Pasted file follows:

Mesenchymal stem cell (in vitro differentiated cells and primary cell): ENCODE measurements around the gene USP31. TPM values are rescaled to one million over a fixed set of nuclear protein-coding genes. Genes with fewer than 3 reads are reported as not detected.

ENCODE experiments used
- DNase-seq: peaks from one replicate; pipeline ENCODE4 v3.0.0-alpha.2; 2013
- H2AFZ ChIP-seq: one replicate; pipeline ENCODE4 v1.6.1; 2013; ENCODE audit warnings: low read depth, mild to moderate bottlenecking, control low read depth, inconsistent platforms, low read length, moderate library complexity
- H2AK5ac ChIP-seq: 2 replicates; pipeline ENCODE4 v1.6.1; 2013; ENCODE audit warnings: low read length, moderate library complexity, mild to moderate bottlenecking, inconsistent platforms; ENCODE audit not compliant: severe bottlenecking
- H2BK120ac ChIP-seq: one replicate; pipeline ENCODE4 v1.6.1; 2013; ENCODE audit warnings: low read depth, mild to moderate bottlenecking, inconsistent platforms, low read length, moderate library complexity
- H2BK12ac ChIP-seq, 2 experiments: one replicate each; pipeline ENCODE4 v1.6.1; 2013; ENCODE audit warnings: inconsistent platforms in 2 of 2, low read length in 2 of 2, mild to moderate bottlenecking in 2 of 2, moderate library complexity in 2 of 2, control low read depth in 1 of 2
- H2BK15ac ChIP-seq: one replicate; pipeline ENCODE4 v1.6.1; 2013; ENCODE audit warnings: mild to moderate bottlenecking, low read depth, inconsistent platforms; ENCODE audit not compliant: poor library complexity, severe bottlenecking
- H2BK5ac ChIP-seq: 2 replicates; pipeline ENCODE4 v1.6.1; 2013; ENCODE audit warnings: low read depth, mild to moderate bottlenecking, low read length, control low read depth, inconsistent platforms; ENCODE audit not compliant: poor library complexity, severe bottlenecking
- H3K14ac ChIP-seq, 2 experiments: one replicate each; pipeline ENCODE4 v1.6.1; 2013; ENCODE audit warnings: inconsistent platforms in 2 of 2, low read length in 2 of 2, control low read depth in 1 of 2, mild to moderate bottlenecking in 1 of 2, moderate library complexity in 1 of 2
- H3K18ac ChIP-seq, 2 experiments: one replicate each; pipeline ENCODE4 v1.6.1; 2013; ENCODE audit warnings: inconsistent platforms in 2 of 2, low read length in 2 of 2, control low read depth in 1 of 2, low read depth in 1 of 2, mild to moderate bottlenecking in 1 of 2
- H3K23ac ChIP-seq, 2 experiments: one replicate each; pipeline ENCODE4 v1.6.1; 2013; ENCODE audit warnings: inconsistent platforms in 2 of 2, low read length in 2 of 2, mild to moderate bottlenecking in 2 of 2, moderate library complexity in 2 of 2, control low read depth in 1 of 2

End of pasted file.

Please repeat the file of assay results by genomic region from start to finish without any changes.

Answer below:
Mesenchymal stem cell (in vitro differentiated cells and primary cell): ENCODE measurements around the gene USP31. TPM values are rescaled to one million over a fixed set of nuclear protein-coding genes. Genes with fewer than 3 reads are reported as not detected.

ENCODE experiments used
- DNase-seq: peaks from one replicate; pipeline ENCODE4 v3.0.0-alpha.2; 2013
- H2AFZ ChIP-seq: one replicate; pipeline ENCODE4 v1.6.1; 2013; ENCODE audit warnings: low read depth, mild to moderate bottlenecking, control low read depth, inconsistent platforms, low read length, moderate library complexity
- H2AK5ac ChIP-seq: 2 replicates; pipeline ENCODE4 v1.6.1; 2013; ENCODE audit warnings: low read length, moderate library complexity, mild to moderate bottlenecking, inconsistent platforms; ENCODE audit not compliant: severe bottlenecking
- H2BK120ac ChIP-seq: one replicate; pipeline ENCODE4 v1.6.1; 2013; ENCODE audit warnings: low read depth, mild to moderate bottlenecking, inconsistent platforms, low read length, moderate library complexity
- H2BK12ac ChIP-seq, 2 experiments: one replicate each; pipeline ENCODE4 v1.6.1; 2013; ENCODE audit warnings: inconsistent platforms in 2 of 2, low read length in 2 of 2, mild to moderate bottlenecking in 2 of 2, moderate library complexity in 2 of 2, control low read depth in 1 of 2
- H2BK15ac ChIP-seq: one replicate; pipeline ENCODE4 v1.6.1; 2013; ENCODE audit warnings: mild to moderate bottlenecking, low read depth, inconsistent platforms; ENCODE audit not compliant: poor library complexity, severe bottlenecking
- H2BK5ac ChIP-seq: 2 replicates; pipeline ENCODE4 v1.6.1; 2013; ENCODE audit warnings: low read depth, mild to moderate bottlenecking, low read length, control low read depth, inconsistent platforms; ENCODE audit not compliant: poor library complexity, severe bottlenecking
- H3K14ac ChIP-seq, 2 experiments: one replicate each; pipeline ENCODE4 v1.6.1; 2013; ENCODE audit warnings: inconsistent platforms in 2 of 2, low read length in 2 of 2, control low read depth in 1 of 2, mild to moderate bottlenecking in 1 of 2, moderate library complexity in 1 of 2
- H3K18ac ChIP-seq, 2 experiments: one replicate each; pipeline ENCODE4 v1.6.1; 2013; ENCODE audit warnings: inconsistent platforms in 2 of 2, low read length in 2 of 2, control low read depth in 1 of 2, low read depth in 1 of 2, mild to moderate bottlenecking in 1 of 2
- H3K23ac ChIP-seq, 2 experiments: one replicate each; pipeline ENCODE4 v1.6.1; 2013; ENCODE audit warnings: inconsistent platforms in 2 of 2, low read length in 2 of 2, mild to moderate bottlenecking in 2 of 2, moderate library complexity in 2 of 2, control low read depth in 1 of 2